Even though planning advice will still be offered in the county, it will be inadequate with a staff of two. `The Government have made it clear that they want to see proper conservation advice in planning, but two people is simply not enough to cover the whole county, ' Mr Farley said.

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Clues to Medieval Manchester's vigour

A few tantalising pieces of evidence for why Manchester came to dominate North-West England in the industrial age, an event long regarded as something of a mystery, have been pieced together as a result of recent archaeological and historical work in the city.

Traditionally Manchester was thought to have developed only from about 1750, having been a very minor settlement in the Middle Ages – far less important than established towns nearby such as, for example, Preston. The recent work, however, suggests that Manchester was already one of the region's principal centres by the mid-16th century, and may have flourished commercially for centuries before that.

Two excavations have now produced evidence suggesting a wealthy and vigorous city in the later Middle Ages. Discoveries in Hangman's Ditch, the city's early medieval boundary, include 14th and 15th century gold pins, imported pottery, a rare decorated sword scabbard, and vast quantities of leatherwork – apparently the discarded contents of an entire leathershop. The collection resembles those found from major cities such as London.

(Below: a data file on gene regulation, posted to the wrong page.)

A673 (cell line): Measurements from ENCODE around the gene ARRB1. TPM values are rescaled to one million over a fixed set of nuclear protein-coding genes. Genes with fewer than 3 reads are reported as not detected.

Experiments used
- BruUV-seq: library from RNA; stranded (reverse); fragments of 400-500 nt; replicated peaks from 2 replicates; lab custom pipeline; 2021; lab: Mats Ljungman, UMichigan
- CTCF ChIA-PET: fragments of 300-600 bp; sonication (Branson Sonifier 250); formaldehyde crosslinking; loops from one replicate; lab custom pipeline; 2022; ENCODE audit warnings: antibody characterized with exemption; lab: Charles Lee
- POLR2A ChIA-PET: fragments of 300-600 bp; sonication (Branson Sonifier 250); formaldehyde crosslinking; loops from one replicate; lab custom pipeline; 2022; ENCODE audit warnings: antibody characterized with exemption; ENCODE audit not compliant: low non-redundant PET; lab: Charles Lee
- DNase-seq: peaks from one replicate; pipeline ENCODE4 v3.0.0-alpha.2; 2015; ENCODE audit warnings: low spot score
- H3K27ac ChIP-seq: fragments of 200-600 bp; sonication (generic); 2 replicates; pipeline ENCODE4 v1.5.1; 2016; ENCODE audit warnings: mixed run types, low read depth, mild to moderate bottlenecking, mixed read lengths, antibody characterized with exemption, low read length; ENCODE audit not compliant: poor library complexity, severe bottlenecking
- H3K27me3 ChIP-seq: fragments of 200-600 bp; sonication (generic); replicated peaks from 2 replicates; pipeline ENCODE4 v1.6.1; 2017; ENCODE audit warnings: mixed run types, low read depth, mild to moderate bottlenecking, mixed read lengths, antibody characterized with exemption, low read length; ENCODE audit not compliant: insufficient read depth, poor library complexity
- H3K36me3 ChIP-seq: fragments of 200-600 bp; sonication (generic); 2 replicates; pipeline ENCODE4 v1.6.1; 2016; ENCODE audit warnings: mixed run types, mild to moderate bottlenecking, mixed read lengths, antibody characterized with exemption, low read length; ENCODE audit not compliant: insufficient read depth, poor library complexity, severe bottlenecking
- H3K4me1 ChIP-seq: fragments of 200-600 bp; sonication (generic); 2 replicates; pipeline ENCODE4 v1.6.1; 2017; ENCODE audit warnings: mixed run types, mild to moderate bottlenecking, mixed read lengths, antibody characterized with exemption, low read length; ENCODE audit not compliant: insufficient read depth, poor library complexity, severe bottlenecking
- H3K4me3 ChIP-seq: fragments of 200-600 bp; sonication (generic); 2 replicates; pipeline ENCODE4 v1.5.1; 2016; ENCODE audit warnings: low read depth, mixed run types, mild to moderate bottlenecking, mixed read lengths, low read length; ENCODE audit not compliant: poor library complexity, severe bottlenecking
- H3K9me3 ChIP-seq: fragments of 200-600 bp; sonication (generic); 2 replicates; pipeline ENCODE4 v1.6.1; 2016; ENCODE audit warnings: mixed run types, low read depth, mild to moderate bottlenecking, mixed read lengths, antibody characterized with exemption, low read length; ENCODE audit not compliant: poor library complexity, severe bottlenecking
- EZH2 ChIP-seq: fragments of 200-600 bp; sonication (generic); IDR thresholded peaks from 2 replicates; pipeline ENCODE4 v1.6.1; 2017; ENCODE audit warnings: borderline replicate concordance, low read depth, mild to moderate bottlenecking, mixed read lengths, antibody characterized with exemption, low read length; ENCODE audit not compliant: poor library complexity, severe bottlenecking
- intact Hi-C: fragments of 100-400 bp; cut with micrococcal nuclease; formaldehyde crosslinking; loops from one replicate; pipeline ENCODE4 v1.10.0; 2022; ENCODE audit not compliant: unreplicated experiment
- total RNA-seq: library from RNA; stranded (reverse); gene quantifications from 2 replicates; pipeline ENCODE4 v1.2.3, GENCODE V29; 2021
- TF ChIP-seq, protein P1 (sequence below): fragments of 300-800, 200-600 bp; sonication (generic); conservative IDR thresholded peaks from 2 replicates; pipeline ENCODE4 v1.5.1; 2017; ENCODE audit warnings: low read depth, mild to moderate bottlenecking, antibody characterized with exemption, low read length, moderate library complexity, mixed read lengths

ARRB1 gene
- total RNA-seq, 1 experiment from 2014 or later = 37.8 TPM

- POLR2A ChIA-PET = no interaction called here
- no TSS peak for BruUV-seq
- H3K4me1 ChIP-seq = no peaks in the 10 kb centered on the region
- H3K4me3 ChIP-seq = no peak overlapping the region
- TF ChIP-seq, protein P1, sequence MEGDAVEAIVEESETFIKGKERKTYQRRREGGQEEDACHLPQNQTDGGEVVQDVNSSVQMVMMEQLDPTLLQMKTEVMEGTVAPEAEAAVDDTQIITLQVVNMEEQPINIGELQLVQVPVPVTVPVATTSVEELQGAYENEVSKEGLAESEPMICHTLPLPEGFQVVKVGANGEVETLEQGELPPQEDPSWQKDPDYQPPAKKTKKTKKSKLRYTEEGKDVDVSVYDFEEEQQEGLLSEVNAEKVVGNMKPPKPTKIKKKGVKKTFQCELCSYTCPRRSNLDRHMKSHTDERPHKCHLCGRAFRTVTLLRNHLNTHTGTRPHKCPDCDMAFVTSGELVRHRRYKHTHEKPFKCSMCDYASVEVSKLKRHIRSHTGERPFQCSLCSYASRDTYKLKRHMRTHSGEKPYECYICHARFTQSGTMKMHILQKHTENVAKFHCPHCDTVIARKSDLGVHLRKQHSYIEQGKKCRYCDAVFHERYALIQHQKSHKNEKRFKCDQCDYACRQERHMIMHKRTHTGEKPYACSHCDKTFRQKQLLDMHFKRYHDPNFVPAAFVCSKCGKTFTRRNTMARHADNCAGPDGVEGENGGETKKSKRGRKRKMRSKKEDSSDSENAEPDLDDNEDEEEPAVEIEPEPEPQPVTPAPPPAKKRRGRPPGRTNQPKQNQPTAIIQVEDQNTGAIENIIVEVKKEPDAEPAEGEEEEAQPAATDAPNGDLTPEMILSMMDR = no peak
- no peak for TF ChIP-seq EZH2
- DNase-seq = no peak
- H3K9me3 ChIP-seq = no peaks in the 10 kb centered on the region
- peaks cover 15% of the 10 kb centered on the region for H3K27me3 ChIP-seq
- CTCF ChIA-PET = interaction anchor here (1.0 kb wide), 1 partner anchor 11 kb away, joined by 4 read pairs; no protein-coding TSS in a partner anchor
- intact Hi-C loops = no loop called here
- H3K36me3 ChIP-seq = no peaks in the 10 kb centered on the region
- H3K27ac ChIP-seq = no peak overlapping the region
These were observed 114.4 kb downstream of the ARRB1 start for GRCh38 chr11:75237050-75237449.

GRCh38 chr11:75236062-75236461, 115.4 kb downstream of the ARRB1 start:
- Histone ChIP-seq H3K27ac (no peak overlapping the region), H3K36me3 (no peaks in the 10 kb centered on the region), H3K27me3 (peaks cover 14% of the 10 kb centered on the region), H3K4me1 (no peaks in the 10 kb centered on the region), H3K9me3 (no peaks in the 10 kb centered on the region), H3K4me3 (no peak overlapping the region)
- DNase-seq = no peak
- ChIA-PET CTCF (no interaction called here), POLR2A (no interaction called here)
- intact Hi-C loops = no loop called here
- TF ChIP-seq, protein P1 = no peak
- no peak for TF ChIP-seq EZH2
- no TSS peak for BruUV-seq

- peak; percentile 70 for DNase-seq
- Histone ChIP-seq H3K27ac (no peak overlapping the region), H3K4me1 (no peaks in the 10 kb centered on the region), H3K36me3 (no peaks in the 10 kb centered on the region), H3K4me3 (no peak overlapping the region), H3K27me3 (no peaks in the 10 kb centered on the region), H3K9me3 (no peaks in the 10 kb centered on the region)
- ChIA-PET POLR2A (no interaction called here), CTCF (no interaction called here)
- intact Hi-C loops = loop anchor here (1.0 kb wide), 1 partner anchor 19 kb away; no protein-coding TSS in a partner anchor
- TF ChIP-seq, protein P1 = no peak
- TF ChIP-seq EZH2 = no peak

Meanwhile, investigations in the moat at Denton Old Hall in Tameside, dating from the 16th century, have produced the timber, rubble, metalwork and objects of an earlier building that had been demolished to make room for a grand new home in the fashionable style of the period – another indicator of prosperity in the region.

The discoveries, by the University of Manchester Archaeological Unit (UMAU), build on the work of archaeologist Mike Morris, whose analysis of tax returns and similar documents of the period produced the first indications of Manchester's medieval vitality, and were published in the book Medieval Manchester in 1983. More recent analysis of the city's street pattern by UMAU have suggested the possibility that the town had a large planned market in the 13th century, similar to that known for Preston.